Long-term quality of life after total laryngectomy


  • Presented at the 6th International Conference on Head and Neck Cancer, August 8, 2004



There is a perception that a total laryngectomy has a devastating effect on patients and their families, but only a few studies have addressed long-term quality of life (QOL) after laryngectomy.


A cross-sectional study of 49 patients more than 2 years since laryngectomy was performed with a general health status instrument (Short Form-12, version 2 [SF-12 v2.]) and a disease-specific QOL instrument (University of Washington Quality of Life questionnaire, version 4 [UW-QOL v4.]) in a national meeting of laryngectomy survivors.


As measured by the UW-QOL, patients identified speech, appearance, and activity as the most important problems after total laryngectomy, but surprisingly, no correlation was seen between speech and overall QOL. Age was a predictor of appearance and anxiety, women were more likely to report difficulties swallowing, irradiated patients reported more difficulties with speech and anxiety, and patients who received chemotherapy were more likely to report difficulties with mood. The SF-12 captured no differences between normal subjects and laryngectomees in the physical summary domain (p = .21); however, laryngectomees scored better in the mental domain (p = .004). Laryngectomees had lower scores in physical function (p = .005) and role physical (p = .036).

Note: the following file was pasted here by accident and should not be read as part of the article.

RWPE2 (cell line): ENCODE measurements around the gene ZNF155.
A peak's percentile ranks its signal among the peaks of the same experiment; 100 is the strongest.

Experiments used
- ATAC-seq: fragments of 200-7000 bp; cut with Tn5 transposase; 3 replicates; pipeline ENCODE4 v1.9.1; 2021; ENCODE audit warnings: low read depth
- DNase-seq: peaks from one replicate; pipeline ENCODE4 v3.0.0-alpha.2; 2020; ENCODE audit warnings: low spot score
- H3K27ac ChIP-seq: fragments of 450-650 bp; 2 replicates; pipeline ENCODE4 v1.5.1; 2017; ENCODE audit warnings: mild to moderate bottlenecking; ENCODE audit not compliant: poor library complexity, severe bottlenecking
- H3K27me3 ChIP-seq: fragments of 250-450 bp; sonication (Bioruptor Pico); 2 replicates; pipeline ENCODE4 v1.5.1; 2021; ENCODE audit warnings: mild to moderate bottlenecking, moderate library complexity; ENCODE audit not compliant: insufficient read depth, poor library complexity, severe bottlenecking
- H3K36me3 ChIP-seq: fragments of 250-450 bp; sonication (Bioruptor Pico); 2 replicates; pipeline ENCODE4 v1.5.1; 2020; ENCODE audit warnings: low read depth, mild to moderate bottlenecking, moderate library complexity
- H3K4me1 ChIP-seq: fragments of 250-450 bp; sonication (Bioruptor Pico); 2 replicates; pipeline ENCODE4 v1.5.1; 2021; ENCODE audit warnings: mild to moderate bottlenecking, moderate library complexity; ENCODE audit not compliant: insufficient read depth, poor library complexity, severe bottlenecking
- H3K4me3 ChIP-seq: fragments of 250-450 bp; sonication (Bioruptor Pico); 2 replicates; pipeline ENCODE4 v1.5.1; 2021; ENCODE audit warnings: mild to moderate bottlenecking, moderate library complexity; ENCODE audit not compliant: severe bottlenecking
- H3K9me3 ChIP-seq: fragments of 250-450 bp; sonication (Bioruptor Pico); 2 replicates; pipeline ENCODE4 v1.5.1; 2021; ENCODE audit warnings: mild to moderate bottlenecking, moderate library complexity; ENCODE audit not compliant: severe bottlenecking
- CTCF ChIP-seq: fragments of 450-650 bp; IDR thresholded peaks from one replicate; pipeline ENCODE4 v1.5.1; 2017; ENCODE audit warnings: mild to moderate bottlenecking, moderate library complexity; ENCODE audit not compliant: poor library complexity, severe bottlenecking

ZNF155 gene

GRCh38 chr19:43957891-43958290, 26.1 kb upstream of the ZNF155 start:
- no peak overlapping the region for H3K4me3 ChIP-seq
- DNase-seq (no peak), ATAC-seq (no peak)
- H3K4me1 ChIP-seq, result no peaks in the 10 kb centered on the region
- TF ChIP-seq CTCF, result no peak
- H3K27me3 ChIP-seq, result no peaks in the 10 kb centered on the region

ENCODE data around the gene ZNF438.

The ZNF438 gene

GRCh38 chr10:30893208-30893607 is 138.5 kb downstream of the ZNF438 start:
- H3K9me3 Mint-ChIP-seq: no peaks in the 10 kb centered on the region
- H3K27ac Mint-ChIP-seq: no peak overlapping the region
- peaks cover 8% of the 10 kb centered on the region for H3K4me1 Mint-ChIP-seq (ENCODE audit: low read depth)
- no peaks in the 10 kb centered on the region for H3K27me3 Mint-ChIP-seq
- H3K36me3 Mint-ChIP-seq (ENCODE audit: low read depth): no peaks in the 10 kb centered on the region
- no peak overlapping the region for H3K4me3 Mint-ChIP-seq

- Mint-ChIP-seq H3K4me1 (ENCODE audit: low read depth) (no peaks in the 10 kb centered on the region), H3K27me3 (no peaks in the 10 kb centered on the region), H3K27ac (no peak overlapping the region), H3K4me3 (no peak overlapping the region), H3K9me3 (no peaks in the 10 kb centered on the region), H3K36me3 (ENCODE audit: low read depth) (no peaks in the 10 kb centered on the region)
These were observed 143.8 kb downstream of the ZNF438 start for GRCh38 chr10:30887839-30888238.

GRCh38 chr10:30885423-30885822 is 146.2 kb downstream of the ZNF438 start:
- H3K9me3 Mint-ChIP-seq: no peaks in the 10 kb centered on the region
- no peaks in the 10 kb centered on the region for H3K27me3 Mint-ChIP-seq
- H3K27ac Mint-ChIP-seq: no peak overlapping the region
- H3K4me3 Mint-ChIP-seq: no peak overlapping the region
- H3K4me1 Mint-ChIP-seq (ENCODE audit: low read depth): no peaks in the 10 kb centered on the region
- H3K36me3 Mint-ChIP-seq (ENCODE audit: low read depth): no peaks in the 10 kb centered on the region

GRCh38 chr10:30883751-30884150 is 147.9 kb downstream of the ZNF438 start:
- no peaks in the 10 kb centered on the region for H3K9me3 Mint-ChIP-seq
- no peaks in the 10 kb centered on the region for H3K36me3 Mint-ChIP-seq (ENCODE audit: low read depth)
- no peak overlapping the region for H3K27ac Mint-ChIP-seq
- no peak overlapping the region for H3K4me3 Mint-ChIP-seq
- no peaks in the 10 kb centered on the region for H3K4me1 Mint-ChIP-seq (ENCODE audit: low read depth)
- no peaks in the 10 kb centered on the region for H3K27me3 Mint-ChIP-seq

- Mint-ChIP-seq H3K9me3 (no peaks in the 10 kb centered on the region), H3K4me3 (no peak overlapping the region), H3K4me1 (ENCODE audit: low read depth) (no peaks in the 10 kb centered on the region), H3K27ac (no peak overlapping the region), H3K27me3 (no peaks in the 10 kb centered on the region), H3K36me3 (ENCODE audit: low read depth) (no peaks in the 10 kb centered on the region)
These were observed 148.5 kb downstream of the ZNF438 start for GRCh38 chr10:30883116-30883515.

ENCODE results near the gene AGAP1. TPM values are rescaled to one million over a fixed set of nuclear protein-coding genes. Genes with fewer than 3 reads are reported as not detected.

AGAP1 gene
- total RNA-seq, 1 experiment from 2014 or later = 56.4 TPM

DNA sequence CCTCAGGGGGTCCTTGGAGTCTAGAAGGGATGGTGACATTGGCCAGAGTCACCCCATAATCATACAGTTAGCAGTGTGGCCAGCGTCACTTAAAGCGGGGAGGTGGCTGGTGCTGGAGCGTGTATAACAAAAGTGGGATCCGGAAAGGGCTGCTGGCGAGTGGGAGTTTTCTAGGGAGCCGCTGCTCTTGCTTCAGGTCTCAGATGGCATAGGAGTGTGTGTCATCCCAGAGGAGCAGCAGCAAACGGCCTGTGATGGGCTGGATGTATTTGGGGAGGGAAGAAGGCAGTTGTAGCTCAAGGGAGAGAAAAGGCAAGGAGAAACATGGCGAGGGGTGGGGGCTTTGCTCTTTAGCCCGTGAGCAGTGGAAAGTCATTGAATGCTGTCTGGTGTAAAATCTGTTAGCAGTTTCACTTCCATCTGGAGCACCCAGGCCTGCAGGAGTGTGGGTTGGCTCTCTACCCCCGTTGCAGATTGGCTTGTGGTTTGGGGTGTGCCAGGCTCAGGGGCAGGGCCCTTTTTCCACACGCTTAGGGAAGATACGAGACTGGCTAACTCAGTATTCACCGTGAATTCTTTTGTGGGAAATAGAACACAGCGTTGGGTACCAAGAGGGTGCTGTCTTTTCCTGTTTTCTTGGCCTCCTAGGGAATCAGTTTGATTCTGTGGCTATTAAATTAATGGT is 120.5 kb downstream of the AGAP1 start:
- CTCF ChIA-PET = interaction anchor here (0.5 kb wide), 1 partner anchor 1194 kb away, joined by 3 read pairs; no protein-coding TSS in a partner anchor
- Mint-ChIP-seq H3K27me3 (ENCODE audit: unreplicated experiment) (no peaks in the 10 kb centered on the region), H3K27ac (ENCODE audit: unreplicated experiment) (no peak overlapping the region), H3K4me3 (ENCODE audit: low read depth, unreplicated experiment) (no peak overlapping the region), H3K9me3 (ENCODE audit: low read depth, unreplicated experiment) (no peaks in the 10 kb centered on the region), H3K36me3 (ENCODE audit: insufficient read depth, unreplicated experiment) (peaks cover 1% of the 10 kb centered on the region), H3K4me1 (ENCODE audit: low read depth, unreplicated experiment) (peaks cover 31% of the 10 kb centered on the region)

Long-term QOL is not decreased after total laryngectomy when it is measured with general health instruments and compared with the normal population, but impairment in physical scales is found when disease-specific questionnaires or subscale scores are included. Age, sex, radiation therapy, and chemotherapy are independent predictors of UW-QOL subscales. Voice handicap is identified as a problem but is not predictive of overall QOL. A strong relationship exists between UW-QOL and SF-12. © 2005 Wiley Periodicals, Inc. Head Neck28: 313–320, 2006